blue post-it note with marker that prints "unique selling proposition"

In today’s economic climate, everybody is trying to drum up business. If you own or run a small business, pitching new business is probably not far from the top of your agenda anyway. So there’s never a bad time to take a good look at your whole relationship with sales.

Whether you employ 499 or just yourself, selling is an ongoing activity for any CEO or proprietor. Even if you’re already working at full capacity, things can change instantly. You want to come across as busy (i.e., successful) but not hair-on-fire busy. And when an opportunity presents itself, you want to be ready. That’s part of being an effective ambassador for your business and brand.

A great pitch contains these 6 basic elements:

1. Questions aimed at eliciting as much info as possible. Be genuinely inquisitive and interested, but not nosy or pushy.
2. What your business does and who you are––the type of customers or businesses you serve
3. Some indication of your success: Awards/honors you’ve won, years you’ve been operating, milestones you’ve achieved, new products or services you’ve recently expanded into.
4. How you achieve your results, with enough details about your process to pique the prospect’s interest
5. Examples of customers you’ve helped, explained in terms the prospect can relate to (avoid name-dropping).
6. Your unique selling proposition (aka sustainable competitive advantage): what makes your business better than similar ones; what it is about your business that keeps customers coming back again and again. This element requires careful thought and preparation. It’s as important as a mission statement. But when you’ve distilled it and are comfortable with it, you can use it in a wide range of scenarios, and adapt it for any specific prospect.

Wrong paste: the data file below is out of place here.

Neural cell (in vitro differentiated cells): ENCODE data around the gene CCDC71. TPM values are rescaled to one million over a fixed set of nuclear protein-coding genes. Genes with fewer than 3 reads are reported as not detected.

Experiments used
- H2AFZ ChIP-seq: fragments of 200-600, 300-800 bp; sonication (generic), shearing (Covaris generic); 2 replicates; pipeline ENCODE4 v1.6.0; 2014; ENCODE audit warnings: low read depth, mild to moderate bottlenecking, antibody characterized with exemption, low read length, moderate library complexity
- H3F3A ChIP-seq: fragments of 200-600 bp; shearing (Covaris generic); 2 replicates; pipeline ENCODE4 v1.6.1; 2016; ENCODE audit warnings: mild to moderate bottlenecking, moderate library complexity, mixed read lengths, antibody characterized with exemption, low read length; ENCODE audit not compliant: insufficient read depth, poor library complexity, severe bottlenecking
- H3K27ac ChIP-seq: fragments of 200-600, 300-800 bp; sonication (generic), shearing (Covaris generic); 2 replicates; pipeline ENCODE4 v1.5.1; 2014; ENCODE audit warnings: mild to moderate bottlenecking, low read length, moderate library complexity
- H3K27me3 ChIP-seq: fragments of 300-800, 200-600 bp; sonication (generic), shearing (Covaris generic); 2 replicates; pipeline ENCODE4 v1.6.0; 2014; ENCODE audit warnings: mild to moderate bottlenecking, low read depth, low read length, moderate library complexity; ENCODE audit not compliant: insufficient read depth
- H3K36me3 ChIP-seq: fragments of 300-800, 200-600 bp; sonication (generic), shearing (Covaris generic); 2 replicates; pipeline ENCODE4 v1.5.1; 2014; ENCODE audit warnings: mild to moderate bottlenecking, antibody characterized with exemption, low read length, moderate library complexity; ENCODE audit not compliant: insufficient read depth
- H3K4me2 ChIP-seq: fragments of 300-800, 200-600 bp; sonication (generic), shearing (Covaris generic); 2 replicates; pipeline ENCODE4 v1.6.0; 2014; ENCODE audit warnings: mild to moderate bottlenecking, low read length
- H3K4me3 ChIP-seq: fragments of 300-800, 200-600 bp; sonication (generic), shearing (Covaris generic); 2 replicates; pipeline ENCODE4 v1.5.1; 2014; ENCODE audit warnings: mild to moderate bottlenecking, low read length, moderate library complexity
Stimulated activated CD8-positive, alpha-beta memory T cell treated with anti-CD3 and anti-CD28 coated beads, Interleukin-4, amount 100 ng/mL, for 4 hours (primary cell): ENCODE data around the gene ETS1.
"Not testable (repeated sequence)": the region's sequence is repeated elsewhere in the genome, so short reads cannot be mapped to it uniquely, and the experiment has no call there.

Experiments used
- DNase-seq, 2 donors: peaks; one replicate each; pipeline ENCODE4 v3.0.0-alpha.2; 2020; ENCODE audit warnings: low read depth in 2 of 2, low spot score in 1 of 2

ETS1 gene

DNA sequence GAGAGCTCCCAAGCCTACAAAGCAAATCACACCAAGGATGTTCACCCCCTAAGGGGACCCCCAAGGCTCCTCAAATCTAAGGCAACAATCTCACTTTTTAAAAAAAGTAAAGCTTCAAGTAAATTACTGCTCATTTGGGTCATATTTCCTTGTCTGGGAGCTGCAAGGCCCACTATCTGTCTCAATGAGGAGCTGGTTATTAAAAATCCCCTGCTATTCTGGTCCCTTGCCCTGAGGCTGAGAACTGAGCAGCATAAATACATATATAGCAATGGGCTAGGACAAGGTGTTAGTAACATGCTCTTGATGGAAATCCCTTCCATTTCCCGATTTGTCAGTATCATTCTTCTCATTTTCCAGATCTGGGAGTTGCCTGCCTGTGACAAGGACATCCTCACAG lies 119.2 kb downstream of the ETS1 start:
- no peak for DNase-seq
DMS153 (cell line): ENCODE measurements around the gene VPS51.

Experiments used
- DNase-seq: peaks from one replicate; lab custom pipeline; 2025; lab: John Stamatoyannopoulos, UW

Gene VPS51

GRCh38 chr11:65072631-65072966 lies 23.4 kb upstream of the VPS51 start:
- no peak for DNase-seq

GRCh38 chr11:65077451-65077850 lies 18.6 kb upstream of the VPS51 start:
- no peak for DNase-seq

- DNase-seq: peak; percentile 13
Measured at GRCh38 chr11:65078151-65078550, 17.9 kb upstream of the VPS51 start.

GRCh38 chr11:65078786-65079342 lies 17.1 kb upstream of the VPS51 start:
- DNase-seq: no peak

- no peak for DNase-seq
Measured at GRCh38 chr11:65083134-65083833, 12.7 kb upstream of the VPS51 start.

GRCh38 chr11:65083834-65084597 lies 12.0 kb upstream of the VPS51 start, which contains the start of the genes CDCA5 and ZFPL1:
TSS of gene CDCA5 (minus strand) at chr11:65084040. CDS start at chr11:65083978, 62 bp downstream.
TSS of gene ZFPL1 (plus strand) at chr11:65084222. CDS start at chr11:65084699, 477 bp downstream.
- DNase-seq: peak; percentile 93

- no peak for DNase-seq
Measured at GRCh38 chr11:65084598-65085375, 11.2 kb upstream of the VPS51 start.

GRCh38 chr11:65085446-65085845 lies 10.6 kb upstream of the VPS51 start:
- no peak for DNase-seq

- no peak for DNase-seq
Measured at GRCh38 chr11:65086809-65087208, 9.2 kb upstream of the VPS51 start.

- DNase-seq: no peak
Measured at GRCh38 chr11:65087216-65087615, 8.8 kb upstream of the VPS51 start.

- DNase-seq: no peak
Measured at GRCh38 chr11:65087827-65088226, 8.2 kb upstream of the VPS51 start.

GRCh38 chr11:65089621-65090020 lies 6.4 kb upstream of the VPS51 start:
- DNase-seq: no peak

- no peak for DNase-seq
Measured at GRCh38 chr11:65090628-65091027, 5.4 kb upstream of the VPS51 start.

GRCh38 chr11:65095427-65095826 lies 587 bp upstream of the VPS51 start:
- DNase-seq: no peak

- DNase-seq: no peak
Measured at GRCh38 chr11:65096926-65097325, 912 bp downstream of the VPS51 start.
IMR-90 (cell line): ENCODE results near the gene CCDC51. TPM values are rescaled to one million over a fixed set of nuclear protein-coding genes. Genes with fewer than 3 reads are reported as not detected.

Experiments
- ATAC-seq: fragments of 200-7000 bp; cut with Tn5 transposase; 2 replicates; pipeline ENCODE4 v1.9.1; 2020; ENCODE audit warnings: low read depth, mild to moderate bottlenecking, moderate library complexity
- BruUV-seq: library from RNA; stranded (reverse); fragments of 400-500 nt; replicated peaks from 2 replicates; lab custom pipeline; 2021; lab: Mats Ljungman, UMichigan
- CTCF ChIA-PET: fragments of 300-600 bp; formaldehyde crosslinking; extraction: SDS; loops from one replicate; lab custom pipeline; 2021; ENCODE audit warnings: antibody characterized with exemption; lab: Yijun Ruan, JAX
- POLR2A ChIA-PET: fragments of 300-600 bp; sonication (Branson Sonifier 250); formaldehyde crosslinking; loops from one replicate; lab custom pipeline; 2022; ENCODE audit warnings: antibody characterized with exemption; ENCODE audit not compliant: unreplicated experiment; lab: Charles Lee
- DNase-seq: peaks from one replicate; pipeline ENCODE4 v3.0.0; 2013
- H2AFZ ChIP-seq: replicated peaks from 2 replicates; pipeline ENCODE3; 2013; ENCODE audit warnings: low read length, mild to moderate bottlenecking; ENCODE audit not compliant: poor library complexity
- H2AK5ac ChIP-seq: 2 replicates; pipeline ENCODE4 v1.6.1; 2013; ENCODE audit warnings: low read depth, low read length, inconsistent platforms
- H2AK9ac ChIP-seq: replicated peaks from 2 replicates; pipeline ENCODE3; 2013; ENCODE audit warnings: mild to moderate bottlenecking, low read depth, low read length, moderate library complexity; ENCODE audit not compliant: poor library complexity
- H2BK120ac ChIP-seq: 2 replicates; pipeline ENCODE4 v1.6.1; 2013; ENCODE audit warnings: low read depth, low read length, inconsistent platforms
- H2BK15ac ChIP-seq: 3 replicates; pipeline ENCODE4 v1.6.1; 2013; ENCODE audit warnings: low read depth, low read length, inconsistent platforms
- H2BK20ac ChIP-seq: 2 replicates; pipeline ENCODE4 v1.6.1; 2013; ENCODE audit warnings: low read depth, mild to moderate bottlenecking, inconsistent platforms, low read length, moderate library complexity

Before deploying your basic pitch, practice it. Memorize it, either verbatim or at least the bullet points. If you know you’ll be pitching a particular prospect, do some research and learn what you can about the person and the company. Even if you’re pitching impromptu, (like in an elevator), observe the person’s demeanor, behavior and appearance. You should be looking for clues on how your unique selling proposition (USP) can solve the prospect’s challenges.

More tips to remember:

Think fast on your feet. Be prepared to tailor your pitch as you gain new relevant information.
Focus like a laser on the prospect. Make sure the people you’re pitching know they have your full attention. Model the attentive behavior you want to see in them.
Be respectful of time. If you’ve reserved time on someone’s calendar, arrive promptly (even a little early) and don’t stretch beyond your agreed ending time unless asked. If it’s an impromptu meeting, look for cues that the prospect’s attention has moved on. Take the cue and follow up later.
Have realistic expectations. Don’t expect to walk away from an initial pitch with an order in hand. But make an effort to arouse the prospect’s interest. Ask if they’d like to discuss next steps.
Thank the prospect for their time—either as you leave, in a same-day email, handwritten note or business letter.

For any small business owner, selling is an essential skill set. For additional tips on making the most of your sales activities, contact our small business funding specialists for guidance. Call 1-855-WHY-PANGO (1-855-949-7264).